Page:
Macron vs Le Pen - France votes in a tense presidential raceoff

France's voters turned out for Sunday's presidential runoff election.

Macron vs Le Pen - France votes in a tense presidential raceoff

 This election has broad repercussions on Europe's future. President Emmanuel Macron was considered the front-runner, but Marine Le Pen is a formidable opponent.

Macron, a centrist candidate, is appealing to voters for a second five year term. This is despite a president who was plagued by protests and the pandemic as well as Russia's war against Ukraine. If Macron wins, he would be the first French president to win a second term in 20 years.

France's Sunday vote, which is a nuclear-armed country with one of the largest economies in the world, could have an impact on the war in Ukraine. France has been a key player in diplomatic efforts and strongly supported sanctions against Russia for its invasion.

Recent opinion polls show that Macron, a 44-year old pro-European Macron, is winning. However, the margin of victory over his 53-year-old rival far-righter differs. The polls predict a record-breaking number of people who either will not vote at all or cast a blank ballot.

Le Pen's support among France's electorate has risen to its highest level in this campaign. Much will depend on Sunday's turnout. At midday, participation was at 26.1%. This is slightly lower than the April 10th first-round vote.

Many people who are expected to vote for Macron do so to avoid Le Pen's platform, which is extreme and antidemocratic. She plans to ban public wearing of the Muslim headscarf. Macron has raised questions about her party's Russian ties.

Le Pen declared, "I am calm," as she voted in Henin-Beaumont's northern town and took selfies of her fans. "I believe in the French."

Macron, on the other hand, welcomed crowds with handshakes, embraces, and hugs in Le Touquet, an English Channel coastal town.

Both candidates want to court the 7.7million supporters of Jean-Luc Melenchon (leftist), who was one of the 10 presidential candidates eliminated from the first round on April 10.

Many who voted in favour of left-wing candidates in round one saw the second round as a difficult choice between Le Pen (a far-right, antiimmigrant nationalist) and Macron (a leader some feel has steered too far to the right during his first term. It could be that left-wing voters vote for Macron or not, which would determine the outcome. This would leave Macron to fight Le Pen.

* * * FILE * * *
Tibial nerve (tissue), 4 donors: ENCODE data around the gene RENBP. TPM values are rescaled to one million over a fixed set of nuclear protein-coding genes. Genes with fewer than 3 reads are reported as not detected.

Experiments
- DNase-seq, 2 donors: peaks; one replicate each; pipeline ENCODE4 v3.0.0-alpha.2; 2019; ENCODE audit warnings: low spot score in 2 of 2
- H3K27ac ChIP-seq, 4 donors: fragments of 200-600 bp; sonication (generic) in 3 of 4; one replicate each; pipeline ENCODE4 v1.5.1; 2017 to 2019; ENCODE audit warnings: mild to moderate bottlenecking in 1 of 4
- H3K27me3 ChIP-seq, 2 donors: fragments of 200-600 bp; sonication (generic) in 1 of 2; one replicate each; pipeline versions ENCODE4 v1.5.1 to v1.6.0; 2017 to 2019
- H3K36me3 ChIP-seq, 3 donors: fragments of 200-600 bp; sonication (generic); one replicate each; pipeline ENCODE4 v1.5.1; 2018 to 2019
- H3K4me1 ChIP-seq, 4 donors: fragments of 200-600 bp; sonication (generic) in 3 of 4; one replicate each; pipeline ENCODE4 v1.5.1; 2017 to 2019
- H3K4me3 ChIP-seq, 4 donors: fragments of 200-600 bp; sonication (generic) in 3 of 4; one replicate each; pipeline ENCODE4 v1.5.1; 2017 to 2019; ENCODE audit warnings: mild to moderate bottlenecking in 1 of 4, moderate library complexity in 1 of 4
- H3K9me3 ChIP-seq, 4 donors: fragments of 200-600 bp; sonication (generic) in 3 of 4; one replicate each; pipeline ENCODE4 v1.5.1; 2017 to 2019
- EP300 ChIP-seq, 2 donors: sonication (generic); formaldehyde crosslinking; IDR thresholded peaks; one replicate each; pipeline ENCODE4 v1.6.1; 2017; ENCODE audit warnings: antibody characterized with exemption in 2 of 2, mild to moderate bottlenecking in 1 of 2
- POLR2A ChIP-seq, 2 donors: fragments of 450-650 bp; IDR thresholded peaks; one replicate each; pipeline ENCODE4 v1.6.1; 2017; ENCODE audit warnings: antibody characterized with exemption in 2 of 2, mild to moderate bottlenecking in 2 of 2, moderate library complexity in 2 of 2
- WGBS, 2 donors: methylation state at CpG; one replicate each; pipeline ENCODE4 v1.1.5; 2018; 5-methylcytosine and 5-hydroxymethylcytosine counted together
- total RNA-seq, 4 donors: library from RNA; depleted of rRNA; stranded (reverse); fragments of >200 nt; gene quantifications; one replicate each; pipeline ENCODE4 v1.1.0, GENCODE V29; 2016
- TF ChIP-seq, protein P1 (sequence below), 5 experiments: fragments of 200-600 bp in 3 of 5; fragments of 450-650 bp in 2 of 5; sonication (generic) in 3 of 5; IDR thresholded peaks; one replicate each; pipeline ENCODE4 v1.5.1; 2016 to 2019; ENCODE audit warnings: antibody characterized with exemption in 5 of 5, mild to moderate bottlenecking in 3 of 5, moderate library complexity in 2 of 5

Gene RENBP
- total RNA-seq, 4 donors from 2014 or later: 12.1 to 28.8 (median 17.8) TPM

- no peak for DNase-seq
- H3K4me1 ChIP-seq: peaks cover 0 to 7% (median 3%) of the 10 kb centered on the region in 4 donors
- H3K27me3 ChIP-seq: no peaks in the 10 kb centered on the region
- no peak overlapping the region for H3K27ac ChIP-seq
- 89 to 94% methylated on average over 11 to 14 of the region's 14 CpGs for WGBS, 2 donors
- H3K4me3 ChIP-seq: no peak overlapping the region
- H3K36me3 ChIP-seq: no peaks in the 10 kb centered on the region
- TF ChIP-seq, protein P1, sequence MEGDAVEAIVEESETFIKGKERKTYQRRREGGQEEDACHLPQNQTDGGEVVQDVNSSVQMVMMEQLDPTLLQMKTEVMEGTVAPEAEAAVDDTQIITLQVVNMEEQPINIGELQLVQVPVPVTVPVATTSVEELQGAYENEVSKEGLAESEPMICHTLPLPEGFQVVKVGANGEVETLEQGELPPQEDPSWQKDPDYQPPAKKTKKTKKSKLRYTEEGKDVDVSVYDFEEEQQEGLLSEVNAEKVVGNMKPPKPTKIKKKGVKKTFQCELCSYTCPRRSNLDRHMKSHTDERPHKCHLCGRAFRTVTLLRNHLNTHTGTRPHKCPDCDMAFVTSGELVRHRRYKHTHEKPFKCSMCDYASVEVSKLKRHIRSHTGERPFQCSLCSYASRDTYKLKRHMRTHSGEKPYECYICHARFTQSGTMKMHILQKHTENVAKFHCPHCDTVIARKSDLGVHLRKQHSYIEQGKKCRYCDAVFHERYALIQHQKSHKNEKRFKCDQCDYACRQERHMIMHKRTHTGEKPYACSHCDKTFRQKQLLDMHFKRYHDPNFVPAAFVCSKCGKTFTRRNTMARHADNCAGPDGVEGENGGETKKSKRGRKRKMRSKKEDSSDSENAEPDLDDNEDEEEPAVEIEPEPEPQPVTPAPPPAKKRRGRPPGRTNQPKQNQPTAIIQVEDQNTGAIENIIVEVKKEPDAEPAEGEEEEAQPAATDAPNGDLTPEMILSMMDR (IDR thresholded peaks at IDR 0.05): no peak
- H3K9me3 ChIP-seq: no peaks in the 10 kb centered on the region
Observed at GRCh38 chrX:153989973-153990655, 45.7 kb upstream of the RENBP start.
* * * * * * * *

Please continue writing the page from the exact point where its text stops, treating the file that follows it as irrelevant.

Stephanie David voted west of Paris, in the suburb Le Pecq. She had previously voted for Macron in round 1.

"It was the best choice," stated the transport worker. She also said that Le Pen was anathema. "Even though she may try to soften her rhetoric I cannot stomach it," said the transport worker.

Jean-Pierre Roux, a retired French politician, voted to exclude Jean-Marie Roux, Jean-Marie's father, in France's 2002 presidential election. He also voted against his daughter, Jean-Pierre Roux, in 2017. Roux couldn't bring himself to vote again for Macron this time because he was too arrogant. Roux placed an empty envelope into the voting box.

He said, "I don't disagree with his ideas, but I can't stand the person."

Le Pen's appeal to the working class, which is facing rising prices due to Russia's war in Ukraine, has been a success. Even Macron admitted that the approach has resonated with the public. If elected France's first female president, she said that lowering the cost of living would be her top priority. She also portrayed herself as the candidate who will help those struggling to make ends meets.

Le Pen claims Macron's presidency has caused the country to be deeply divided. He points out the yellow vest protest movement which rocked his government prior to the COVID-19 pandemic. It was accompanied by months of violence against economic policies thought to hurt the poorest.

Macron sought to appeal voters of immigrant heritage, religious minorities and immigrants. Le Pen's proposed policies against Muslims and placing French citizens first in line to receive jobs and benefits are just two examples of Macron's efforts to do so.

Macron also highlighted his climate and environmental achievements in an effort to attract young voters who are inclined to vote for far-left candidates. Many French youth are especially interested in climate issues.

Macron was a proponent of the slogan "Make the Planet Great Again" in his first five years. However, he gave in to anger from yellow vest protesters and scrapped a tax increase on fuel prices. Macron said that his next prime minister will be responsible for environmental planning, as France strives to be carbon neutral by 2050.

Le Pen, who was once a climate-change skeptic has now declared her desire to eliminate subsidies for renewable energy. She has pledged to end wind farms and instead invest in hydro and nuclear energy.

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